tympanum


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  • noun

Synonyms for tympanum

the membrane in the ear that vibrates to sound

a large hemispherical brass or copper percussion instrument with a drumhead that can be tuned by adjusting the tension on it

References in periodicals archive ?
The skeletal structure of the tympanum of the Arctiidae (Order Lepidoptera).
1) Dorsal skin granular, large flat warts on flanks and lower back, ventral skin coarsely areolate; dorsolateral folds absent; 2) tympanum distinct, oval, 34.
The heaviest single exhibit is the tympanum from above the door of the Birmingham Dispensary on Union Street.
Although torana is a Sanskrit word for arched doorway or portal, in Newar architecture it is used for the main entrance of a shrine and sometimes confusingly designated by modern art historians as a tympanum.
For the study, the scientists captured juvenile field crickets that had not yet developed a tympanum, the equivalent to an ear, which grows on the cricket's front legs.
15) or the tympanum carved above many a cathedral door that depicts Christ in judgment (for a later, more familiar version, think of Michelangelo's "Last Judgment" in the Sistine Chapel).
On the limits of the Arctic Circle a couple were weeping in their room beyond a transparent wall, weeping, luminous, tender as if it were a tympanum membrane.
Narrative time, by contrast, is a perpetual present; each moment in such ceremonies, and even more each scene depicted on a tympanum, is a memorial, a reminder' (p.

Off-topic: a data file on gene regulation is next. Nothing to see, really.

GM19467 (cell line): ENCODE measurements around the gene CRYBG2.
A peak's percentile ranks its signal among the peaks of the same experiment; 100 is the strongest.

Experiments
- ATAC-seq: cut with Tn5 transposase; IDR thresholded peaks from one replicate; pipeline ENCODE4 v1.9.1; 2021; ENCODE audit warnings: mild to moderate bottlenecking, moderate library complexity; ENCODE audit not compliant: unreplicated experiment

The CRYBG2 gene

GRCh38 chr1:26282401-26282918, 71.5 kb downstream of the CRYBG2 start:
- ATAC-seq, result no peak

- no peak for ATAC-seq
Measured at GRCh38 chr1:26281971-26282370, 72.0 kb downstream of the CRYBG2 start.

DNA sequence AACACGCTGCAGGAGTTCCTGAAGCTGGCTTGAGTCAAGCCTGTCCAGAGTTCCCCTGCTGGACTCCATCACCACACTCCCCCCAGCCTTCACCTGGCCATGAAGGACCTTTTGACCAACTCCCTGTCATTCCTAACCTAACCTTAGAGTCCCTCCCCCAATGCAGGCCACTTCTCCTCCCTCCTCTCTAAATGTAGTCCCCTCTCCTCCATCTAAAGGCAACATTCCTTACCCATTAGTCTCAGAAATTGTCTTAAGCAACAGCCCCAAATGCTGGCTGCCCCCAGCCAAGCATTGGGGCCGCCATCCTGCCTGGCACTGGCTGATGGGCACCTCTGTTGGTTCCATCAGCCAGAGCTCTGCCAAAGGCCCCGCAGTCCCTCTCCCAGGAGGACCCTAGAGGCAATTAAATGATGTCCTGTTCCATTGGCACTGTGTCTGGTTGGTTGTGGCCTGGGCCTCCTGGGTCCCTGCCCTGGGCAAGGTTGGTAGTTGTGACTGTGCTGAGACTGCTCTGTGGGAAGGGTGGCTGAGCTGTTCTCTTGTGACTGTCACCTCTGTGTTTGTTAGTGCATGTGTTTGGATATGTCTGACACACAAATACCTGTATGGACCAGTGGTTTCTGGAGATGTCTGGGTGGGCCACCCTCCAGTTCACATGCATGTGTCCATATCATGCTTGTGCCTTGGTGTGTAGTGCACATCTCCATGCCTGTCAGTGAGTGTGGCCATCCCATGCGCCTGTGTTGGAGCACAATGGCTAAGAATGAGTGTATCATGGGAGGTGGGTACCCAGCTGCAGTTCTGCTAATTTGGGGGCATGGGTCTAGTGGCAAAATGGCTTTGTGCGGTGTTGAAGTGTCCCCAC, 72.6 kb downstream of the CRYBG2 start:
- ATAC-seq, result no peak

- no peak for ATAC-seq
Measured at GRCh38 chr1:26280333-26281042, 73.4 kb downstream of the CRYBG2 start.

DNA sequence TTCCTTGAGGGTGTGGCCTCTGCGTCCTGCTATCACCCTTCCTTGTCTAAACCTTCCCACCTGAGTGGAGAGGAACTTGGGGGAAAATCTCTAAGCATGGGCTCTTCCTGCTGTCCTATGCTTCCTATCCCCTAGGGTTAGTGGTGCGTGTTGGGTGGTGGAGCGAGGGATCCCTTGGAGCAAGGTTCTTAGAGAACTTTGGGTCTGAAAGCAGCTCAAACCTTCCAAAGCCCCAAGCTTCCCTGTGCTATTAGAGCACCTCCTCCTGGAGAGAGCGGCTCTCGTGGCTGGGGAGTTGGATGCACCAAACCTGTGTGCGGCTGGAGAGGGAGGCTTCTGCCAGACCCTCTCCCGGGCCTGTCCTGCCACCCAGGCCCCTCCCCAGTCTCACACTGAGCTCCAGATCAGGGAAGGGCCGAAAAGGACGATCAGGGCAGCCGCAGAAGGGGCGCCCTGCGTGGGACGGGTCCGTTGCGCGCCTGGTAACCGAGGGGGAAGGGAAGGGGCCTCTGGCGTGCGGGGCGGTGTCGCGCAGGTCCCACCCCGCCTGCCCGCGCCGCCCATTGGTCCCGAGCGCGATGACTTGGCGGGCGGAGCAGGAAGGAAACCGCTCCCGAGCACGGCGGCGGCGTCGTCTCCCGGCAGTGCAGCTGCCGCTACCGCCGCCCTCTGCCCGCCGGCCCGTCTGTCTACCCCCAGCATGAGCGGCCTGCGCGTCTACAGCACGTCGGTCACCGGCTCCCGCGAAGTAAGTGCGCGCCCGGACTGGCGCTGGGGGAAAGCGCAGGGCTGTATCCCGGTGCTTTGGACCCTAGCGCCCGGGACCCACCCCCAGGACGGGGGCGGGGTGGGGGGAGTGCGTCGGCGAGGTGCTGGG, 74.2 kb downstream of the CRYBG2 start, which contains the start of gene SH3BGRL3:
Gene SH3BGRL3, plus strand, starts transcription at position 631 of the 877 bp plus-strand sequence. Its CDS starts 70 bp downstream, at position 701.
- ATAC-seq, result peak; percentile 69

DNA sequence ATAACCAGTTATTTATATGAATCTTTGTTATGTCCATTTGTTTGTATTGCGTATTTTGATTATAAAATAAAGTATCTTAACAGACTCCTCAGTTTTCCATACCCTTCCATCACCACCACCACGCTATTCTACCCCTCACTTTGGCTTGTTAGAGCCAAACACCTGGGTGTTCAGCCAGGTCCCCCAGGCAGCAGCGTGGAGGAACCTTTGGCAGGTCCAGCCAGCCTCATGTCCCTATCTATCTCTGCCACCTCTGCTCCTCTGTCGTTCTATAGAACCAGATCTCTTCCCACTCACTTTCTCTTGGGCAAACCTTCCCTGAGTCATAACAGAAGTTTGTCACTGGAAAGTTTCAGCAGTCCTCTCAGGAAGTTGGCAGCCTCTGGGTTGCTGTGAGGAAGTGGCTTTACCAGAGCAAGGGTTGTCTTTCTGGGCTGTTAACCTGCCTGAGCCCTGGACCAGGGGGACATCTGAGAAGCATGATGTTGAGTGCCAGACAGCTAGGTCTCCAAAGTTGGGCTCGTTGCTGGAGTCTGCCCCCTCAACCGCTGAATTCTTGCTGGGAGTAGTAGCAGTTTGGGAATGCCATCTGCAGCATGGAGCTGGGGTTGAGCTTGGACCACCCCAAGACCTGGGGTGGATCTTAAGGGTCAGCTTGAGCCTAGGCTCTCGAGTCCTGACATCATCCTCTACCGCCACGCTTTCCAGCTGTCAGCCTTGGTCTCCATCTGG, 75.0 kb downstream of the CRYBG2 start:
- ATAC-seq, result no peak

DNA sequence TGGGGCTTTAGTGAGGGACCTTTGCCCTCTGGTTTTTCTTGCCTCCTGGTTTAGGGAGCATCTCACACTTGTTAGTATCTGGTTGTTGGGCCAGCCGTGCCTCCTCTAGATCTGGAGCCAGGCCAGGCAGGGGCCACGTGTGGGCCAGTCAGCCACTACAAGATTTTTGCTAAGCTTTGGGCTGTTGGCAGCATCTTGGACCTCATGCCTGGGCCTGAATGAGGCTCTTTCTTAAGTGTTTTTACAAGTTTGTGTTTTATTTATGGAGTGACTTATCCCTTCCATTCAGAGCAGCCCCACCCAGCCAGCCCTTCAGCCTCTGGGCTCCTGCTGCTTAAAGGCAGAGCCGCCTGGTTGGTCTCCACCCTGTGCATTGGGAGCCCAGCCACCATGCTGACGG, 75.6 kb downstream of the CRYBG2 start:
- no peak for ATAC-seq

In over a century of scholarship, descriptions of Dong Son drums have been commonly prefaced with the adjectives 'iconic' or 'enigmatic' due to their formalised cast embellishment, including solar representations and naturalistic amphibian figurines on the tympanum, and registers of geometric patterns, stylised human figures with feather headdresses, birds, musical instruments and ships on the mantle.
One of the highly praised artists of the Middle Ages, whose carvings on the tympanum of the Saint Lazare in Autun, France is emblematic of the importance of fear, which is prevalent in the belief of people during the Romanesque period, is Gislebertus.
In essence, Bacon is describing a world in which individuals are surrounded by a continuous envelope of air, stretching like a tympanum between possible sources of sound and their eventual receptors deep within.
It is readily accessible and the temperature of the tympanum is thought to closely reflect that of the hypothalamus, due to its proximity and sharing of vasculature (Wilson et al.
Above the ark, where the scrolls are kept, where no scrolls will be kept anymore--a tympanum, a woodwork canopy peeling paint and blue mold; deepplanted vaunt, hardened bounty amidst carved drapery, earthen vines strangling eternity, then above, only ribbing.
19: "sumpsit ergo Maria prophetis soror Aaron tympanum in manu egressaeque sunt omnes mulieres post earn cum tympanis et choris"; II Sam.